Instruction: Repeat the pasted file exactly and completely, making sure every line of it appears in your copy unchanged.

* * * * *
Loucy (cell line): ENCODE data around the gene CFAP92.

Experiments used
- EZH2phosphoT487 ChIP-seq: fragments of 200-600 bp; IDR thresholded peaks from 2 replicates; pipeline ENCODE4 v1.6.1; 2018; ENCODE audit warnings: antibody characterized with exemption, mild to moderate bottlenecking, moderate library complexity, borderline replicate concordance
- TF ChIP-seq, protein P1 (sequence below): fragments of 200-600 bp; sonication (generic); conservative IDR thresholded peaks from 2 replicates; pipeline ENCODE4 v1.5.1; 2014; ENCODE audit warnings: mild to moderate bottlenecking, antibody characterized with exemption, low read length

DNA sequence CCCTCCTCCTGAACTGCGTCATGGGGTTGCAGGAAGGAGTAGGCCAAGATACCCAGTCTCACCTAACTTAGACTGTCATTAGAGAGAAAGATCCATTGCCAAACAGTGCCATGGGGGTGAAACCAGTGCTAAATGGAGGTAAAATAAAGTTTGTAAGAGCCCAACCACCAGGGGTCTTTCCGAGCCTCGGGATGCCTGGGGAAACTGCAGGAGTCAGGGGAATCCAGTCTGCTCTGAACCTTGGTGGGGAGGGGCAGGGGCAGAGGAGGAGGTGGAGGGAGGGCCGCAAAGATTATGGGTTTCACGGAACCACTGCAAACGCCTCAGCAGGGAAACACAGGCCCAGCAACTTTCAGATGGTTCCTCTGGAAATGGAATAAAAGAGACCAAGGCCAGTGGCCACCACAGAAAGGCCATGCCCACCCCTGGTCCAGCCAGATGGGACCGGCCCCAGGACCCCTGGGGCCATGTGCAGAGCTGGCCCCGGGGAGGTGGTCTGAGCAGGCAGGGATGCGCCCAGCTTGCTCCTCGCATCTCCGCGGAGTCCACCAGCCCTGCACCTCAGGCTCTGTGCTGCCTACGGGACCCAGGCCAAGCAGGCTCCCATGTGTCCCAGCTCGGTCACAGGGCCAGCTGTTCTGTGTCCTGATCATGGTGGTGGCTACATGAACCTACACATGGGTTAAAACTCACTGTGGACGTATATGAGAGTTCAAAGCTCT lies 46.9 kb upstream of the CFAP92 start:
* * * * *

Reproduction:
Loucy (cell line): ENCODE data around the gene CFAP92.

Experiments used
- EZH2phosphoT487 ChIP-seq: fragments of 200-600 bp; IDR thresholded peaks from 2 replicates; pipeline ENCODE4 v1.6.1; 2018; ENCODE audit warnings: antibody characterized with exemption, mild to moderate bottlenecking, moderate library complexity, borderline replicate concordance
- TF ChIP-seq, protein P1 (sequence below): fragments of 200-600 bp; sonication (generic); conservative IDR thresholded peaks from 2 replicates; pipeline ENCODE4 v1.5.1; 2014; ENCODE audit warnings: mild to moderate bottlenecking, antibody characterized with exemption, low read length

DNA sequence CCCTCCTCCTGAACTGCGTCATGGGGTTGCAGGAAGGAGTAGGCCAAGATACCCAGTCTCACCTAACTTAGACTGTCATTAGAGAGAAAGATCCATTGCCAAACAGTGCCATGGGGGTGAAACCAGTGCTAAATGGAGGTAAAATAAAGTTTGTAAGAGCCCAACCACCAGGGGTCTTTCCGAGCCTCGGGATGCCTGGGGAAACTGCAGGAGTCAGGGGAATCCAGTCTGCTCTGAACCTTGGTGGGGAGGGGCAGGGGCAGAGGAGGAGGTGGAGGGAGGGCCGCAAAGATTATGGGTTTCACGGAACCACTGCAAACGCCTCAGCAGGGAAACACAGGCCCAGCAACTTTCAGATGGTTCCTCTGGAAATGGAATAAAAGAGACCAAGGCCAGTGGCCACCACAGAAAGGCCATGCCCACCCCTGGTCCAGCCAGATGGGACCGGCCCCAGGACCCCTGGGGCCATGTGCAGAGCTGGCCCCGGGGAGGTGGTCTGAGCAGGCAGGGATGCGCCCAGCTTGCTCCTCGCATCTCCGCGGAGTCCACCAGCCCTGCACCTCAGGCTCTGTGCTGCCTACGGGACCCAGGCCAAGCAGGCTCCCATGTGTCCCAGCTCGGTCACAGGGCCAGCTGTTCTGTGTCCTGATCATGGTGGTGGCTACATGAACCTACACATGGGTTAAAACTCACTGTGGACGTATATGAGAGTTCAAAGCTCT lies 46.9 kb upstream of the CFAP92 start: